Tuesday, 13 November 2007

Playing to Win in a Global Economy

Watson Wyatt's Global Strategic Rewards Report (2007/08) notes the difficulty organisations around the world are experiencing in attracting and retaining their employees, particularly those with critical skills and those rated as the highest performers.


The report also notes that we need to better understand the wants and needs of employees.

Employers think the key drivers for people to join their organisation are, in order: career development opportunities (47%); base pay (46%); employer reputation (44%); company culture (34%); nature of work (26%). Employees themselves believe these drivers are nature of work (44%); base pay (31%); job security (30%); employer reputation (23%) and length of commute (23%).

Similarly, employers' views on drivers for retention are: base pay (52%); career development opportunities (47%); promotion opportunity (45%); relationship with supervisor / manager (35%); work/life balance (24%). Employees say the true drivers are stress levels (37%); base pay (33%); promotion opportunity (25%); career development opportunities (23%) and work/life balance (22%).
SHRM recently found a similar lack of understanding of drivers for employee satisfaction. HR professionals noted that these are relationship with immediate supervisor; compensation; management recognition of job performance; benefits and communication between employees and senior management. Employees said the factors were compensation; benefits; job security; work / life balance; and communication between employees and senior management.
As well as employers' lack of understanding of their employees' needs, both reports note that HR tends to think people and longer-term issues are more important than they are.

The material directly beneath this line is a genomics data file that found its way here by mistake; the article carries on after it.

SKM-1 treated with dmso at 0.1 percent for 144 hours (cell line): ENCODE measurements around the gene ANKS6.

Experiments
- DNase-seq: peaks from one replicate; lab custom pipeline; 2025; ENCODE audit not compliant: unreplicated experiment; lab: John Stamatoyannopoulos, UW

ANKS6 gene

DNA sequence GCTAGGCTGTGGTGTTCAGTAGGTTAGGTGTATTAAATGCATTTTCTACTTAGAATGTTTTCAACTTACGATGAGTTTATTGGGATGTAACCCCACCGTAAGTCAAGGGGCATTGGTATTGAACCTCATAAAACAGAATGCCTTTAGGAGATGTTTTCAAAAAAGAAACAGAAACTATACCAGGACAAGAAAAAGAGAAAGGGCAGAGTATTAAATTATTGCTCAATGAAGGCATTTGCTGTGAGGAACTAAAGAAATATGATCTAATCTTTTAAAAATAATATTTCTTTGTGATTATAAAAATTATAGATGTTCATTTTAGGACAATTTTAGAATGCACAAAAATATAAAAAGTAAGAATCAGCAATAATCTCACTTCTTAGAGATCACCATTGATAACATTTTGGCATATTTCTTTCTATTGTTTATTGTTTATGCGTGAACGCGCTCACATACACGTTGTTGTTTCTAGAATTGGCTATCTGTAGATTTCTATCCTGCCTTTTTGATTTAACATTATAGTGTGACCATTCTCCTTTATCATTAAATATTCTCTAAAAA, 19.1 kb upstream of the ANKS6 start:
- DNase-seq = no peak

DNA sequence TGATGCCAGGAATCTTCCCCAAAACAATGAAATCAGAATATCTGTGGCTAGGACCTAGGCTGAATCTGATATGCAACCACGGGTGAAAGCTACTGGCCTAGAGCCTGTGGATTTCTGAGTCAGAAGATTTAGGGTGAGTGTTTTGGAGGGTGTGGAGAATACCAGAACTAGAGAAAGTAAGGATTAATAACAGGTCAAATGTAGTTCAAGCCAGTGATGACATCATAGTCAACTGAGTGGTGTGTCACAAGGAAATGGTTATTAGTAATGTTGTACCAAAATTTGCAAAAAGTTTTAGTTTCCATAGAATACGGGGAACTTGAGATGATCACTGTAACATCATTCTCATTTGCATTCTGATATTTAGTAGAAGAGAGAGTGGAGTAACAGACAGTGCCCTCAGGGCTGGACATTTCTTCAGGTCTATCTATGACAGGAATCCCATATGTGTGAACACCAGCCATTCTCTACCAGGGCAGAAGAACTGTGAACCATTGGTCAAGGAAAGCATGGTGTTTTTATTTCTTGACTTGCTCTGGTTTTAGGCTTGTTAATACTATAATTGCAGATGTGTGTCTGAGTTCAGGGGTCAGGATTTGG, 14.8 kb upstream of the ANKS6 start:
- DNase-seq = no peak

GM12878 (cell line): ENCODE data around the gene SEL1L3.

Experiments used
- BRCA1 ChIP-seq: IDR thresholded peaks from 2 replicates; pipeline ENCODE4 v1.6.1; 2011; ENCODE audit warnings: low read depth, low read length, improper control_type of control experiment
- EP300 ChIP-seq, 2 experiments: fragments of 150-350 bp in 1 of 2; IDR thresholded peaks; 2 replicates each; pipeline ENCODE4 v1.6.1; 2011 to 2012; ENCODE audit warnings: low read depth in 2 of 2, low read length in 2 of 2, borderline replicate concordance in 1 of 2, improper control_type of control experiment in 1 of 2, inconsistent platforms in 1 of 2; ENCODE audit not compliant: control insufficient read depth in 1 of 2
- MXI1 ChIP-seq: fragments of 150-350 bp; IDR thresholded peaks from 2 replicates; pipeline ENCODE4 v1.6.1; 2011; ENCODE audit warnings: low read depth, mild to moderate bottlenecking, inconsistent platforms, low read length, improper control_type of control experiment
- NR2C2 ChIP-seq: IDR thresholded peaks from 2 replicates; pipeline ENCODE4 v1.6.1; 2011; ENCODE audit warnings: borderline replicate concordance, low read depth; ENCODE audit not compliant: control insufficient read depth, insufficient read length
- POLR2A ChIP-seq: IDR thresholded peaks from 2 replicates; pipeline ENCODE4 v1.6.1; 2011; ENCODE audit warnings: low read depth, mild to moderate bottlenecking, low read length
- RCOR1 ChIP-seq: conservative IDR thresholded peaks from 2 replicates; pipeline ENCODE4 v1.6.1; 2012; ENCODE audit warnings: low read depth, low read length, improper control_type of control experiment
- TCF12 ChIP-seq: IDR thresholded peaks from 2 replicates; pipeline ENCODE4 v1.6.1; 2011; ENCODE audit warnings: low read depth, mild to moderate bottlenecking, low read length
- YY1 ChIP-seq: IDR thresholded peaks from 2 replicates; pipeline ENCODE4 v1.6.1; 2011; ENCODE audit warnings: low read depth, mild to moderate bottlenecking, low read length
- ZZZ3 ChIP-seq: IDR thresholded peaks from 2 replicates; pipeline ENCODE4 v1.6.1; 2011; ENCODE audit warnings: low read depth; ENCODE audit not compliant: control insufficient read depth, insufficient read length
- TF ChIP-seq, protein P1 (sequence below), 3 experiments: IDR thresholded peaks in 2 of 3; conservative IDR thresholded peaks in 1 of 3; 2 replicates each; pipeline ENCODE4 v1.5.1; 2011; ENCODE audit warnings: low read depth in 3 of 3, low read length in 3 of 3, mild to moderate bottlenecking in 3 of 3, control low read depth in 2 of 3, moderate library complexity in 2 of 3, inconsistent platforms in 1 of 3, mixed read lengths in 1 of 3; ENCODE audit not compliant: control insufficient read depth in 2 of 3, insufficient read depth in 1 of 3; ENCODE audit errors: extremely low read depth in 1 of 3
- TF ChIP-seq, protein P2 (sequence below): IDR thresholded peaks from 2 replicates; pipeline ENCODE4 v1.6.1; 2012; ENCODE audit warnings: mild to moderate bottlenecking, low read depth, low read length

SHRM: "It remains a challenge for HR professionals to balance the relational aspects of job satisfaction with tangible rewards, such as benefits, compensation, job security and flexibility."

And commenting on Watson Wyatt's report, Richard Donkin in the FT notes:

"Employers, for example, failed to grasp the importance attached by employees to the nature of their work. This intrinsic satisfaction to be found in a job was overlooked by managers, who believed that opportunities for career development would be of prime concern. The distinction is important because the latter assumption relates to future possibilities while it seems the immediate concern of employees is for the here and now of their work."

The reports also reinforce Towers' finding that a range of organisational factors have more impact than employee's relationship with their line manager (although it could be argued that an employee's experiences of these factors is felt through their line manager):

SHRM: "HR professionals viewed employees' relationships with their immediate supervisers aer the most important aspect of employee job satisfaction, while employees placed it eighth on their list."

I think there are some potential flaws in these surveys. The first relates to how well employees understand the basis for the decisions they take. Secondly, in my experience, drivers for joining, satisfaction and retention vary from organisation to organisation. This means that employers' / HR's views of their own employees' needs could be closer than these reports suggest, the actual situation being disguised by the process of averaging. Nevertheless, I think the findings do ring broadly true.
Watson Wyatt point to two further pitfalls linked to this lack of understanding:

  • "Misguided investments - Companies and employees have divergent perceptions of the reasons for attraction and retention, so the changes that companies make may not align with employee priorities.

  • Poor execution / implementation - Employees may not understand the changes that employers are making."


The last point is a clear concern given that only half of employers say that they communicate reward plan designs.

I would add one further pitfall to this list, from Towers Perrin's recent report on performance management and reward, that there is too much 'timid tinkering' in the design of reward systems where what s really needed in much more fundamental and innovative change.

However, Watson Wyatt's report did identify good news too: organisations are already stepping up their actions, and particularly those focused on the critical employee groups identified in the report:

"To reduce turnover, companies are increasing both their efforts to survey employees (40%) and their responsiveness to the survey findings (37%). Organisations have also implemented off-cycle increases (32%), improved work-life balance (29%) and increased the use of recognition programmes (29%).

Companies are approaching turnover among top-performing employees differently, most often with accelerated career development opportunities (50%), off-cycle pay increases (49%) and rotational assignments (37%)."